Note: charts replaced with PDF versions 23-Aug-99
The Telrad is perhaps the single most useful tool to the beginning amateur. It is a simple 1 X finder scope that mounts to almost any telescope. It allows you to aim the telescope with both eyes open, and without reversing the image. It is a cinch to align with your telescope, a task that can take most of the night with cheap finder scopes. It projects three red circles into space, allowing you to center the scope on bright stars or planets. Because it has no magnification you see the sky exactly as your charts show it. In many cases it is the only finder scope you'll need. (in bright city skies, it will be more difficult to use).
Place the Telrad circles between the bright stars shown around the Messier object you wish to view, and with you widest field eyepiece (usually the lowest power) you should find the Messier Object very easily. All files ar ein Adobe Acrobat format (.PDF files). You can get the reader from Adobe.
Object summary table.
|Map1||Auriga||M1, M36, M38, M45|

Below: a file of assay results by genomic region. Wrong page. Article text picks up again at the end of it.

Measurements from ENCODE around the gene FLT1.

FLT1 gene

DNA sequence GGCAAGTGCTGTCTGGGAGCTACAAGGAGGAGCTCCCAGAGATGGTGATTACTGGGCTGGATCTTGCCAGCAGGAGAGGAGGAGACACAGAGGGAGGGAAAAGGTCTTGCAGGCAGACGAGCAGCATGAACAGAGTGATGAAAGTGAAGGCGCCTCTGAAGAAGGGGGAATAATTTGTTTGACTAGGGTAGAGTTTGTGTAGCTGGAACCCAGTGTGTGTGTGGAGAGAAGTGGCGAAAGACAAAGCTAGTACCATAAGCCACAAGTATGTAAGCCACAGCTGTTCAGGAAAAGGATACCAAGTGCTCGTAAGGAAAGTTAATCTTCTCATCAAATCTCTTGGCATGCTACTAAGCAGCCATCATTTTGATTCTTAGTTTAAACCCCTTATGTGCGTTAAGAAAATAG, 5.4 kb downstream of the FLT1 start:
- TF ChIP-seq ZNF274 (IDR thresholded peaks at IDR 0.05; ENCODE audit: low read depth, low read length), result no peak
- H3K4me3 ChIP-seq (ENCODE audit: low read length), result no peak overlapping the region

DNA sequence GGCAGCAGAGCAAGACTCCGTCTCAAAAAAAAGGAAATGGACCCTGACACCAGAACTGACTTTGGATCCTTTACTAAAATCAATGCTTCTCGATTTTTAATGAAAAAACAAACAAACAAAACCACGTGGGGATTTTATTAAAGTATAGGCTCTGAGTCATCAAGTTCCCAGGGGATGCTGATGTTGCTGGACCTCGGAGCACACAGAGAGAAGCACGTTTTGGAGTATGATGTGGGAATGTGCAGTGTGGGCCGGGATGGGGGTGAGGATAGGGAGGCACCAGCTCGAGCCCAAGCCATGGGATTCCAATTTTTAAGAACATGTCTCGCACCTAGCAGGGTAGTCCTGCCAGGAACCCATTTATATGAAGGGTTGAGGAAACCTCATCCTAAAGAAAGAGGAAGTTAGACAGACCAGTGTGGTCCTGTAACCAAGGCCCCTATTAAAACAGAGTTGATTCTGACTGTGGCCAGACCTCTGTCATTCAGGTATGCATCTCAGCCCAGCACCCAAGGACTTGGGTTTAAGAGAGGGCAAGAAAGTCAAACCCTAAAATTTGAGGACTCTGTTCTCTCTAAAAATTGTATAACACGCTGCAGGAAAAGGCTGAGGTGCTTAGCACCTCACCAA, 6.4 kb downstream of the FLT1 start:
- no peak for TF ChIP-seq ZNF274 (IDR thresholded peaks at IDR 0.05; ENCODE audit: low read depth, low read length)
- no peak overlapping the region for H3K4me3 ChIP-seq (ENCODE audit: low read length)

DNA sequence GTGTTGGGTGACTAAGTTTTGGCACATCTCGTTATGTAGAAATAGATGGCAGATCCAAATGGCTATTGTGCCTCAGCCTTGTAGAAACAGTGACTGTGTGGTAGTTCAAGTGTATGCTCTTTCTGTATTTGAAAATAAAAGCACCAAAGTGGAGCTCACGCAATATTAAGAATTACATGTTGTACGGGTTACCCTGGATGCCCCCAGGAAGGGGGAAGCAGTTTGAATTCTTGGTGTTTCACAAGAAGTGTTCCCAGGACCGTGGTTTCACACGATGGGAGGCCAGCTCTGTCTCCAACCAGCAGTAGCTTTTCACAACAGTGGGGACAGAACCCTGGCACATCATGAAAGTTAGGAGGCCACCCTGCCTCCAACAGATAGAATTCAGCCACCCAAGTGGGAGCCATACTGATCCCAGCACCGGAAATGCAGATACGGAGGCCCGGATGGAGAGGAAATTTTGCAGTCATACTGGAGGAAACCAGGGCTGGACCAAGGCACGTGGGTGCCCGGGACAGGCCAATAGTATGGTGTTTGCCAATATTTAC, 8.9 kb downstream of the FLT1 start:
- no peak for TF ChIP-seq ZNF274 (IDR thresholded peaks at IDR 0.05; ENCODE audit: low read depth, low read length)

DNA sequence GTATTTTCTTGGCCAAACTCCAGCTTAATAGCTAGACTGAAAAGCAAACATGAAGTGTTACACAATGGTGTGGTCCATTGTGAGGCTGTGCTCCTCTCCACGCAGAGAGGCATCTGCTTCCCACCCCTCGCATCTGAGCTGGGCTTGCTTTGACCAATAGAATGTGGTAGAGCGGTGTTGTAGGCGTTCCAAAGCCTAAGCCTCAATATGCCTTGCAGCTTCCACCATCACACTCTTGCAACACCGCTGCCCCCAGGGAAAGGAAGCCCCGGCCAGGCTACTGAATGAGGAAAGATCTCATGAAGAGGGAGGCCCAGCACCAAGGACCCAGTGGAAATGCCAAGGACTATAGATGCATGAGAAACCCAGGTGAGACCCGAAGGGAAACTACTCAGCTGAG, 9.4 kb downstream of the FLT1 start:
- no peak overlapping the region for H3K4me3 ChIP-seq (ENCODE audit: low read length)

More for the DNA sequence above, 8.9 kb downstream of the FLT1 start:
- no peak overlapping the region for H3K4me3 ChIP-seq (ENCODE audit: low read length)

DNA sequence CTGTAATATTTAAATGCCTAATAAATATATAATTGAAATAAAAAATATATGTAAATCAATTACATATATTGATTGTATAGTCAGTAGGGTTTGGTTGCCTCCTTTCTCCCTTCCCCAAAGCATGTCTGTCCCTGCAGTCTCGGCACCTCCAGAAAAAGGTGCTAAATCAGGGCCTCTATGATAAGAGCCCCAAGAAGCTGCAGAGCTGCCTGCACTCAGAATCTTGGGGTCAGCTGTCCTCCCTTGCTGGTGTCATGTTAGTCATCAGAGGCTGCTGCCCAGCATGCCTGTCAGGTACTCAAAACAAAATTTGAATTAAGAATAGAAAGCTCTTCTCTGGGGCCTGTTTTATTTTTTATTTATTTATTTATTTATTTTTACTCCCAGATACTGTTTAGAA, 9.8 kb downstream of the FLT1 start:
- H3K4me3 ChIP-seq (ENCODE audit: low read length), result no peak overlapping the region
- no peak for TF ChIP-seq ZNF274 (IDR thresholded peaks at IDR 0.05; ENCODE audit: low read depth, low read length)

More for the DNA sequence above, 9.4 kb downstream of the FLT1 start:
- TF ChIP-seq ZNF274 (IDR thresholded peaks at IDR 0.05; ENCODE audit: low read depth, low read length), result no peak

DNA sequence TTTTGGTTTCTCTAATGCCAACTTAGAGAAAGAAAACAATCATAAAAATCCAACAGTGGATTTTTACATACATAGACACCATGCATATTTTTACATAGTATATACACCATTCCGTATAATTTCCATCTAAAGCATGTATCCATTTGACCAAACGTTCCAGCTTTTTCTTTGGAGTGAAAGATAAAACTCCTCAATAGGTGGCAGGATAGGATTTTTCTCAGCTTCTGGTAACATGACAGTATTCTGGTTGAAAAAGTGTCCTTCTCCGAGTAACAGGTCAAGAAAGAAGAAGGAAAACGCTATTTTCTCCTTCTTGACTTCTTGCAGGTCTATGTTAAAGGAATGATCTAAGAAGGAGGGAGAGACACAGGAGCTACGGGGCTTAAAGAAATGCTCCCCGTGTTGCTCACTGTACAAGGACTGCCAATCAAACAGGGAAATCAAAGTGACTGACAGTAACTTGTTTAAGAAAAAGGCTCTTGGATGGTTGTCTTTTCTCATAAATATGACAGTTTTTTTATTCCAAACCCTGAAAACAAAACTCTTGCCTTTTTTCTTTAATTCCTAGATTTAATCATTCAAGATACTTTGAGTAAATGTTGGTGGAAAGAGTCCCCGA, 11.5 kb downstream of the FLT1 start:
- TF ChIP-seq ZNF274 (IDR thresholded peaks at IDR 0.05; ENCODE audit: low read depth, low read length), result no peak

|Map2||Orion||M1, M35, M41, M42, M43, M44, M45, M46|
|Map3||Pegasus||M47, M48, M50, M67, M78, M79, M93|
|Map4||Leo||M65, M66, M95, M96, M105|
|Map5||Ursa Major||M40, M51, M63, M81, M82, M94, M101, M102, M108, M109|
|Map6||Bootes||M3, M5, M53, M63, M64, M94|
|Map7 Map7A||Virgo||M3, M49, M53, M58, M59, M60, M61, M64, M65, M66, M84, M86, M87, M88, M90, M91, M98, M99, M100|
|Map8||Cygnus||M27, M29, M38, M56, M57, M71|
|Map9||Hercules||M13, M57, M92|
|Map10||Sagittarius||M6, M7, M8, M9, M11, M14, M16, M17, M18, M20, M21, M22, M23, M24, M25, M26, M28, M54, M55, M69, M70|
|Map11||Capricorn||M2, M15, M30, M72, M73, M75|
|Map12||Ophiuchus||M9, M10, M12, M14, M80, M107|
|Map13||Scorpius||M4, M6, M7, M9, M19, M62, M80, M107|
|Map14||Corvus||M61, M68, M83, M104|
The Telrad was developed by Steve Kufeld of Pine Mountain, CA. Steve has saved countless telescopes from ending up in yard sales from frustrated beginners. Steve passed away earlier this year, but leaves a great legacy to those who enjoy the stars.
These maps were originally produced using SkyMap 3.0 (www.skymap.com) by Chris Marriott. They were converted to the files you see here from BMP files by the webmaster. They are made so that you can print them and use them in the field. Chris has an evaluation copy available at his website. I encourage you to download it and try it out. Your maps will look much better from the program, and you will learn more by making your own set.